HUMAN RIGHTS AND INTERNET GOVERNANCE
Statement by the Civil Society Human Rights Caucus
23 February 2005, Geneva
Rikke Frank Joergensen from the Danish Institute for Human Rights
On behalf of the Human Rights Caucus
1. The civil society human rights caucus would like to express our support to the open and inclusive approach, which has been taken so far by the working group on Internet Governance. However, we wish to express our concerns with the following issues.
2. Internet governance has important impact on human rights and democracy. Whether defined broadly or narrowly, at least human right issues of privacy, freedom of expression, access to information, and the public domain of knowledge are at stake in Internet governance. The effective enjoyment of freedom expression and the right to assembly is tightly linked with the protection of privacy. In addition, the current
forum for domain name management is a private party, dominated by a limited number of countries and based on a contract with a single
government. This lack of inclusion of especially developing countries
also applies to many Internet protocols and standard setting bodies. Any
decision resulting from WSIS on Internet governance must ensure that
future mechanisms are human rights compliant, both through their
composition and governing structures and through regular assessment of
3. The civil society human rights caucus is deeply concerned with the
tendency to address any Internet related aspect within the framework of
Internet governance. We recognize that a number of transnational issues
related to Internet lack a global space for political discussions and
agreement. However, discussions on issues such as privacy, freedom of
expression, prohibition against discrimination, access to information,
intellectual property, and illegal content, must be addressed within a
human rights framework. Internet governance must not result in a lawless
zone escaping international human rights protection. This is especially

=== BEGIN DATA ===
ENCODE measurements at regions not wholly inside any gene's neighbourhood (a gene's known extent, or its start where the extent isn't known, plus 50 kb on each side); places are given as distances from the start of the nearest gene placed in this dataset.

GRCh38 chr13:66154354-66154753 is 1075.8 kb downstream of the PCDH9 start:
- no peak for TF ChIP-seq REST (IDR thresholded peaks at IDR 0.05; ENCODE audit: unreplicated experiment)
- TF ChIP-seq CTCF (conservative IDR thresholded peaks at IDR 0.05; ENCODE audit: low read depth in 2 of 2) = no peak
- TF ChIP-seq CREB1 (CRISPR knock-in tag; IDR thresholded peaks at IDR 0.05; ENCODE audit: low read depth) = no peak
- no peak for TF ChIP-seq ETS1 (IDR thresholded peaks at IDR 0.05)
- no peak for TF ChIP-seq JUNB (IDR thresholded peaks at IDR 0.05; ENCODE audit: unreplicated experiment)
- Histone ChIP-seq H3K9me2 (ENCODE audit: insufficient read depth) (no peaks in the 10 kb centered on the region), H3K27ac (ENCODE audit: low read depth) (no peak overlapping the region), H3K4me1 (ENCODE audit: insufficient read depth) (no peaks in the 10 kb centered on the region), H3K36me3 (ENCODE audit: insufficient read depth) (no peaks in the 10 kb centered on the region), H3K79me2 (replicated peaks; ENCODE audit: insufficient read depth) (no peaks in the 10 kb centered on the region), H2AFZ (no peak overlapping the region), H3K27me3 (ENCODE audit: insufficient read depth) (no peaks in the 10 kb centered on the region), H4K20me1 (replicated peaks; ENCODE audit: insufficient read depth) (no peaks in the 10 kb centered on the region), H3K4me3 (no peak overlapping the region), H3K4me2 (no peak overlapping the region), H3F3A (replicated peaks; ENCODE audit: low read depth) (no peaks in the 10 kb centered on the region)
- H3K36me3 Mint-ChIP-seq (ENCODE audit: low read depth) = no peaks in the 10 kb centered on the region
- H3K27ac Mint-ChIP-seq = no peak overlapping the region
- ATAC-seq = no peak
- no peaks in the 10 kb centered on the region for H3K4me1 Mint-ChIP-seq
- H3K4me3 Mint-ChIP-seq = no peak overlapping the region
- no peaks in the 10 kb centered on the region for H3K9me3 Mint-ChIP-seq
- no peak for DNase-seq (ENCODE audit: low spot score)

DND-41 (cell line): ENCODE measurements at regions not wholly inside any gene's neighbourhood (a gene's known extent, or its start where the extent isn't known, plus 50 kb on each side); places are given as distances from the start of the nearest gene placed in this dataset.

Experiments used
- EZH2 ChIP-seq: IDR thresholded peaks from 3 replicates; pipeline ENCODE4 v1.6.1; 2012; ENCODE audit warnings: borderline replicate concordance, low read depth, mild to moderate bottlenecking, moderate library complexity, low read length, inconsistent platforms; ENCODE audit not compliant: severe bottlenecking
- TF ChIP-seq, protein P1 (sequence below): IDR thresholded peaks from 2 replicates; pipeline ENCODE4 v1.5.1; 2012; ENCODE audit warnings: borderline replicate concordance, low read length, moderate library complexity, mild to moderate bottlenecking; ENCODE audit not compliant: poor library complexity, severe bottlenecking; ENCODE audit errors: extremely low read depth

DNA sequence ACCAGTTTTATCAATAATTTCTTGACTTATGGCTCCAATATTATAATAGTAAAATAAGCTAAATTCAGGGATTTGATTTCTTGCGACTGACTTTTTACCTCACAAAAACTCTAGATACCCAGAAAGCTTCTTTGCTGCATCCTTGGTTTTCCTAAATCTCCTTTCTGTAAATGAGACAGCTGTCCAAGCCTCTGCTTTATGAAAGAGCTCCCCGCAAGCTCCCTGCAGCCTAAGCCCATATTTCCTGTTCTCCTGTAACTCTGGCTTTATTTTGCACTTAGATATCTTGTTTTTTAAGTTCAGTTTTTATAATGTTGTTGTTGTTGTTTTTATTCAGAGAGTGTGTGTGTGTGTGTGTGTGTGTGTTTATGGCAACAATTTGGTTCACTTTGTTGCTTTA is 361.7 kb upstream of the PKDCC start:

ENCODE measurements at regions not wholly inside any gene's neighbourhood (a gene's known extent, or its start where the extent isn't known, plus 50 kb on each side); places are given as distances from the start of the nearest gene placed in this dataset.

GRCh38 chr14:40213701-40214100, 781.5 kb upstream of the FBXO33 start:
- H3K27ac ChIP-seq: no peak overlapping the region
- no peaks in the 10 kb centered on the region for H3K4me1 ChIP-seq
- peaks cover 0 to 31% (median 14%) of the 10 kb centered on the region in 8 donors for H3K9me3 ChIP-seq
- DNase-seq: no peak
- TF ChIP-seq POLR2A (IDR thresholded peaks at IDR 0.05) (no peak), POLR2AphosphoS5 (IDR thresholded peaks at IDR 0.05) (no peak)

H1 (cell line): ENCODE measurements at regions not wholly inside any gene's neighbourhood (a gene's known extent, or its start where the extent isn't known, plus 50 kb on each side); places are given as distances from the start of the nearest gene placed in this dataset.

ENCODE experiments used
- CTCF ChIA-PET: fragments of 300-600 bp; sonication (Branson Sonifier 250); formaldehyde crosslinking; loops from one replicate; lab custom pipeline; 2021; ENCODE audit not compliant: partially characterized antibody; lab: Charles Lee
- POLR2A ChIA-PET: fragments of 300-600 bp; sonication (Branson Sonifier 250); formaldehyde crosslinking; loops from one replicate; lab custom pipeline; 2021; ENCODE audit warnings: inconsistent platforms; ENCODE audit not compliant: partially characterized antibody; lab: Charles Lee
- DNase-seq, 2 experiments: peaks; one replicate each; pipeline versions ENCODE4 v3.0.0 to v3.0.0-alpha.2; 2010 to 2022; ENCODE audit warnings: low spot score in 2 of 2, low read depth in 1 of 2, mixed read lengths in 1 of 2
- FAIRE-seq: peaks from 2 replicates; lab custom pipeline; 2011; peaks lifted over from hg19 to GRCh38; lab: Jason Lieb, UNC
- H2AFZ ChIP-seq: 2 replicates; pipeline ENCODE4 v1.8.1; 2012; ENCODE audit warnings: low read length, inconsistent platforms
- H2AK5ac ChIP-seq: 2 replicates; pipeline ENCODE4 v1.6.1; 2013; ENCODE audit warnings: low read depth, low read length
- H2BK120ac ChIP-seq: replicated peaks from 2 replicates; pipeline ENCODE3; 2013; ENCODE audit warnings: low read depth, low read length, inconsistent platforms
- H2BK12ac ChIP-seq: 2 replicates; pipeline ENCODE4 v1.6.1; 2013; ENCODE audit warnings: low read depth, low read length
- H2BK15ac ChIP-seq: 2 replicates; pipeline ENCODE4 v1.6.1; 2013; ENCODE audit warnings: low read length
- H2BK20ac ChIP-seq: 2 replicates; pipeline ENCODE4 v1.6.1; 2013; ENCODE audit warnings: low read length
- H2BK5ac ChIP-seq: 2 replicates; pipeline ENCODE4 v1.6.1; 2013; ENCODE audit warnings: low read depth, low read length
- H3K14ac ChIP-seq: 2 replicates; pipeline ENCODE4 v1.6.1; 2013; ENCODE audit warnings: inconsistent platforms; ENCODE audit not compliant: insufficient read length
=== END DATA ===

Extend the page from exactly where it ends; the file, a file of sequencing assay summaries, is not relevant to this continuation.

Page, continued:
important since, in the information society context, a number of human
rights are threatened.
4. We agreed to develop an information society based on human rights. As
reaffirmed in the Geneva Declaration of principles, the information
society should be based on the Universal Declaration of Human Rights and
the UN Charter, protecting and upholding the universality and the
indivisibility of all human rights, and their centrality to democracy,
the rule of law and to development. The protection of human right
standards is the first responsibility of governments. It is a state
responsibility to ensure that Internet governance mechanisms are
compliant with human right standards, that there are means to enforce
them, and that governments can be held accountable for human rights
violations, including before international courts. Holding governments
responsible and accountable for human rights protection does not exclude
the active participation of private parties and civil society; however
there must be clear divisions of responsibility.
5. An essential feature of Internet relates to its transnational nature.
International agreements have traditionally been based on the assumption
of territorial jurisdiction, whereas Internet is a global communication
forum. One of the results of the World Summit of the Information Society
in Geneva was a growing acceptance of the Internet as a global commons.
This implies effective access for all countries to participate in
decisions regarding enjoyment of this common good.
6. Internet governance mechanisms can and should further human rights by
ensuring an enabling environment that protects and enforces human rights
standards and democratic principles of inclusiveness, transparency,
checks and balances, and the rule of law.